Real grammarians, i.e. linguists who study the grammar of English as it is, teach us that these aren't actually rules of grammar anyway, so much as prescriptions that were made up out of whole cloth for various reasons and that never had much to do with the way English was spoken or written.

But do also note that a lot of people do believe those prescriptions to be valid, and view breaking them to be low status. All the "singular they is fine" blog posts in the world are irrelevant if using singular they will annoy half your readers.

Of course, I tend to use singular they anyway. It's often the best alternative and I doubt that many people in my likely target audience will really care. But you should still know the biggest things that will annoy people, so that if you use them, it will be out of conscious choice and not of ignorance.

Could stand more emphasis, in my opinion; this seems to be the overarching goal which subsumes the other advice. If your intended audience doesn't like in media res, for instance, don't do it.
I once had a professor that insisted that the construction "X. However, Y" was grammatically incorrect and forbade anyone in her class from using it.
The mind, it boggles.
Agree with all this. Style: Lessons in Clarity and Grance also has pretty decent coverage of what you say above. Also, I've removed the comma after "grammarians," which compactly addresses some of your "nitpicks."
Why was this downvoted? Edit: Why was this downvoted?
I'm confused. Was grouchymusicologist's comment significantly different prior to editing? I don't see any issues with the way it is now. (I also don't see anything that isn't covered in Intro to Linguistics, but the links are good resources and the material generally bears repeating for a wider audience.)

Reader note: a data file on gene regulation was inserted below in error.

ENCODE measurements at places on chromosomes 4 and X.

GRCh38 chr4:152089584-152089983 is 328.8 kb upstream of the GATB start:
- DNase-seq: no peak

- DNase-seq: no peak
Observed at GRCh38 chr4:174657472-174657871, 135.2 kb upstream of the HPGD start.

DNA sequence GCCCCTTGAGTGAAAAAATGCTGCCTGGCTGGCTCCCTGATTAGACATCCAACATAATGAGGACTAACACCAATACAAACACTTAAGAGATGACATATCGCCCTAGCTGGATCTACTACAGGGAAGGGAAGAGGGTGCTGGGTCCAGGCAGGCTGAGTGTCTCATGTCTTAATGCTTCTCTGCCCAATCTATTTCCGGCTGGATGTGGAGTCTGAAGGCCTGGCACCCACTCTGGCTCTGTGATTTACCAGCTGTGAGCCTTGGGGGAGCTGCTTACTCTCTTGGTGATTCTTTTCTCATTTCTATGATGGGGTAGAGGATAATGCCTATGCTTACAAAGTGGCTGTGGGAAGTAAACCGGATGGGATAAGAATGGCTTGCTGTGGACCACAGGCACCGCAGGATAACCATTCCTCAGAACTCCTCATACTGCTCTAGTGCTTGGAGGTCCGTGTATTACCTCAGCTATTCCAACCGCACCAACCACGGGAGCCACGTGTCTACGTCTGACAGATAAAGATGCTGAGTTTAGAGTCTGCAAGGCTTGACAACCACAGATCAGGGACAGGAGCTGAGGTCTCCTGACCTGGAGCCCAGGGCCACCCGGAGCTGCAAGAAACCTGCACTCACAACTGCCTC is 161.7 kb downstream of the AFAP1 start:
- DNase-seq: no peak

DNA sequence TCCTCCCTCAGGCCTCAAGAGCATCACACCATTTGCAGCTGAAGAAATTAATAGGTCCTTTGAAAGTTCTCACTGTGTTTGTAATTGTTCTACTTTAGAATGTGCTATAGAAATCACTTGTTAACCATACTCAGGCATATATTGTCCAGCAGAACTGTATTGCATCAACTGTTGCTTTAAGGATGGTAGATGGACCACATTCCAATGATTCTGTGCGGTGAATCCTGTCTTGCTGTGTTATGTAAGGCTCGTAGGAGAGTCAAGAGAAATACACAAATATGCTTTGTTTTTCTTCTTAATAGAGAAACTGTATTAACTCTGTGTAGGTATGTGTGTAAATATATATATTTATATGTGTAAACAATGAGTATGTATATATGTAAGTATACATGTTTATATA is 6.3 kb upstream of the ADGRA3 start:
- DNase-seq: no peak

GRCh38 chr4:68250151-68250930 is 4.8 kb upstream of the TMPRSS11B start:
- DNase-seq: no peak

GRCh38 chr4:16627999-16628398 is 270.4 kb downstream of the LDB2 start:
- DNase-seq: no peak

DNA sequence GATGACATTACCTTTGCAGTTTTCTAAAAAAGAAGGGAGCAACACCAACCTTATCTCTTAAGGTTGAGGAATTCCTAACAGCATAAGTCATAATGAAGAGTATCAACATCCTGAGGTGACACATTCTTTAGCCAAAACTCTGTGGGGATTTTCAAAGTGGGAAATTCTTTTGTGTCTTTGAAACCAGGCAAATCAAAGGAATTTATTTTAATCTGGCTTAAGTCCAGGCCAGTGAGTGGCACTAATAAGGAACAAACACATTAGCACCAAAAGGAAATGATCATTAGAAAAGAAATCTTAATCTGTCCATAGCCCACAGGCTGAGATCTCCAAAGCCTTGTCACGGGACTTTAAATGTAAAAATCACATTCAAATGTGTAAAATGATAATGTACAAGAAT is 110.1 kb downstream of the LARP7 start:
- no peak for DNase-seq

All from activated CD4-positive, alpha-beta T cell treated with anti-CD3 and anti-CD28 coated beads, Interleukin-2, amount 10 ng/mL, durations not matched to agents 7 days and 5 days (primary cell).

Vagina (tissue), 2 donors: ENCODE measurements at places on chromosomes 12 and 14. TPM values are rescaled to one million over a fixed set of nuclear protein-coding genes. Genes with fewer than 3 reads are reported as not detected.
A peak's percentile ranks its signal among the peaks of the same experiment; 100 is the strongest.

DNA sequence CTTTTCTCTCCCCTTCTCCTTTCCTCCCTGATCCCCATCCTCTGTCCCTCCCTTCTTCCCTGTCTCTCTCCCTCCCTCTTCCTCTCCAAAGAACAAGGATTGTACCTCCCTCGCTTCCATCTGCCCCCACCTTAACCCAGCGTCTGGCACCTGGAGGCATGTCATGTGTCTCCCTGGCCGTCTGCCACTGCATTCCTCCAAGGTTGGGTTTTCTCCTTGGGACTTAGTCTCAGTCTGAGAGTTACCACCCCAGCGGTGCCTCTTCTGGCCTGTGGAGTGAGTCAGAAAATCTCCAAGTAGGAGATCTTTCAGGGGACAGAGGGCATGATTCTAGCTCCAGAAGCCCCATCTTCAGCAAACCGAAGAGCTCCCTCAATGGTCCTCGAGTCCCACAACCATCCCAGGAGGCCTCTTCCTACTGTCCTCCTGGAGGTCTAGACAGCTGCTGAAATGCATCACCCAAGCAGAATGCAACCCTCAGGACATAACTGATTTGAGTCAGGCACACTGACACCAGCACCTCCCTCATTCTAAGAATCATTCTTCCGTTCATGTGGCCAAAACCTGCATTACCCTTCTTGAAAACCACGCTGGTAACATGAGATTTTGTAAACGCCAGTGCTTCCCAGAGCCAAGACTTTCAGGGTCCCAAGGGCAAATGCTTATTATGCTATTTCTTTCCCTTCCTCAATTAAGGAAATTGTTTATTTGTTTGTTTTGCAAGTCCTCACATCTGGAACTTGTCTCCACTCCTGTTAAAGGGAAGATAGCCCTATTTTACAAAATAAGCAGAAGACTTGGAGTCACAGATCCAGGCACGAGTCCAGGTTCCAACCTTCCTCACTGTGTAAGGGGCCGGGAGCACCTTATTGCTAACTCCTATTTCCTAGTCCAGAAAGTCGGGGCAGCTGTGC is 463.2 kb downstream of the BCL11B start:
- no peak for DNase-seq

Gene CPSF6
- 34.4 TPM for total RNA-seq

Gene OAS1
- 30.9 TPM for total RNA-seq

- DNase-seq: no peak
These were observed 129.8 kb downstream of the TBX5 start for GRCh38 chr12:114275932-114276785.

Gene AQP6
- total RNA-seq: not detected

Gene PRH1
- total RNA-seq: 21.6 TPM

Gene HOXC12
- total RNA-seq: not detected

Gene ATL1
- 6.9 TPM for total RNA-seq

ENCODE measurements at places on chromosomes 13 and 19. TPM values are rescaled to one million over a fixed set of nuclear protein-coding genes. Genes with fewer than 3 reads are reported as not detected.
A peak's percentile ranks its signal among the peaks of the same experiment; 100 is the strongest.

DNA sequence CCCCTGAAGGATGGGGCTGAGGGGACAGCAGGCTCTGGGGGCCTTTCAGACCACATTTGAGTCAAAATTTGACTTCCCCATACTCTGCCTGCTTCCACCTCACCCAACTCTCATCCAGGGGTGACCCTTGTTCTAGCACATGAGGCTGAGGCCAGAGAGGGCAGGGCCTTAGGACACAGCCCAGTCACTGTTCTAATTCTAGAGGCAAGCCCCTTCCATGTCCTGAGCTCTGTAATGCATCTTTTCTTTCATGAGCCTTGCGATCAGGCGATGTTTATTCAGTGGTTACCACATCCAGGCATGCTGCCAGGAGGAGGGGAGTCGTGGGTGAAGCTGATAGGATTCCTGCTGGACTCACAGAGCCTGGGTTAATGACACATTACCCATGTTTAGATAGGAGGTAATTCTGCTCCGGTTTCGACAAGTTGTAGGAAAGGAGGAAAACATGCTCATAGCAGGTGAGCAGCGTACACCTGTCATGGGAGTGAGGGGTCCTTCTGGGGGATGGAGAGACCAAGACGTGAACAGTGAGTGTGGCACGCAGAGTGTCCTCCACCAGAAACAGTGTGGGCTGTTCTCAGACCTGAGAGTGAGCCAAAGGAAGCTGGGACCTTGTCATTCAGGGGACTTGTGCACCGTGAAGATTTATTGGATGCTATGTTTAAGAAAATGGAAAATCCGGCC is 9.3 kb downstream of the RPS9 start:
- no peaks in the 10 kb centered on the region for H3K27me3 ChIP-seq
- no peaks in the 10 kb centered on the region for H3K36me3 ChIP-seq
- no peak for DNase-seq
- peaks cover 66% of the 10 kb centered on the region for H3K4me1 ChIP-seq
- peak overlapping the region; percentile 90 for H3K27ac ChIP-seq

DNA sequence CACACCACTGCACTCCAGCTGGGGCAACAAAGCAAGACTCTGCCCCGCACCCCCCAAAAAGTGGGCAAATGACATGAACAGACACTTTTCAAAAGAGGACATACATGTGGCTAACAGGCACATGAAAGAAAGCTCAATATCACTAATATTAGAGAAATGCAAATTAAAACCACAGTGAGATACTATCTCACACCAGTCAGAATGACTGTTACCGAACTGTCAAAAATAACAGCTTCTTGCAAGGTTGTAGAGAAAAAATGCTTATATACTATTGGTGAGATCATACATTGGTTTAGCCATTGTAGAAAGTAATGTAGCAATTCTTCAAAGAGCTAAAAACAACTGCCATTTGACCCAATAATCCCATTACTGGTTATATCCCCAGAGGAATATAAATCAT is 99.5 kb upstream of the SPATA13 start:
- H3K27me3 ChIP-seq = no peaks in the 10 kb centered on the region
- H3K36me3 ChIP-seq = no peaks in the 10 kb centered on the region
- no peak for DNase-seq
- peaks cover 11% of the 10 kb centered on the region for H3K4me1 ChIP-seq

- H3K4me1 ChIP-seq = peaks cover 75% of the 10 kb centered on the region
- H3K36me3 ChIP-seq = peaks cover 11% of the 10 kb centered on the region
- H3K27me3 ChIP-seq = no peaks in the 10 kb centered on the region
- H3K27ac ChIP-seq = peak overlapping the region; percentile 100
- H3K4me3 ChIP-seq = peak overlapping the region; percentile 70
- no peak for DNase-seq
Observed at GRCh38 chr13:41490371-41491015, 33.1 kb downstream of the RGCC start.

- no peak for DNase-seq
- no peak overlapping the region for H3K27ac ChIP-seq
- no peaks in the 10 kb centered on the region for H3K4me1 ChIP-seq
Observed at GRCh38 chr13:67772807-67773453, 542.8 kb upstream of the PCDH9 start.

I'm confused. I wouldn't call the above comment an example of some of the clearer writing on this site, but I don't find that anything about it significantly impedes my comprehension. Although come to think of it, I've heard more or less the same points before, so maybe my perception of its clarity is corrupted by prior knowledge.
I seem to have read your mind. (Three seconds!)
Was it the construction of the paragraph that you're found confusing, or the assumed prior knowledge of various grammatical disputes (splitting infinitives, passive vs. active, singular they)?
You're not helping to clarify what aspect of the comment made it seem like "Yes, yes, but [long, extremely detailed nitpick in academic-ese]" for people who didn't perceive it that way.
Provisionally agree in the general sense, but... should linguistics? (And what about physics?) I guess my objection is: if someone has an academic nitpick, why shouldn't it be phrased in the dialect of academia? A lot of things (most things) on LW are about rationality and clear thinking, but some are about (and require) specialized knowledge. Conflating the two subjects by applying the same standards of discourse seems counterproductive.
There is a cost to simplicity in terms of precision. There's a lot to be said about finding ways to convey your ideas with "beautiful simplicity" -- in the way often attributed to Feynman -- but some ideas just cannot be reduced to such a level, and some of those ideas are important. Case in point: the differences between what a frequentist means by "probablity" and what a Bayesian means by "probability". The existential significance of the lack of curvature to the universe. (Sure, I could say, "Why its a big deal that spacetime is flat" -- but that's conveying a different range of meanings than the other statement, which if I hadn't already 'primed' you to that same understanding might've lead you to another conclusion.)
MWI, Aumann's Agreement Theorem, Great Filter concerns for existential risk, anthropic arguments in general, Bayes's Theorem in the non-finite case. But even these are not in general high priority issues for rationality. I think it is fair to say that most of the important ideas can have bumpersticker size statements. But, the level of unpacking may be so large from the bumpersticker forms that they only reason the bumpersticker form seems to do anything useful is just illusion of transparency.
If you want the "back cover blurb" for a 600-page book, that's an entirely sensible request... but it seems weird to criticize a 600-page book on the grounds that it isn't as accessible as a back-cover blurb. Back-cover blurbs can exist in addition to the books; they needn't be instead of.
Agreed. What I challenge is the idea that most posts/comments here ought to make good cover blurbs. If I need a cover blurb, it seems more productive to say "Hey, I need a cover blurb, any recommendations?" than to point to arbitrary contributions and say "This isn't a very good cover blurb."
Cool; glad we got that cleared up. As for Blurb Ninjas... see comment elsewhere for my thoughts on how to encourage that.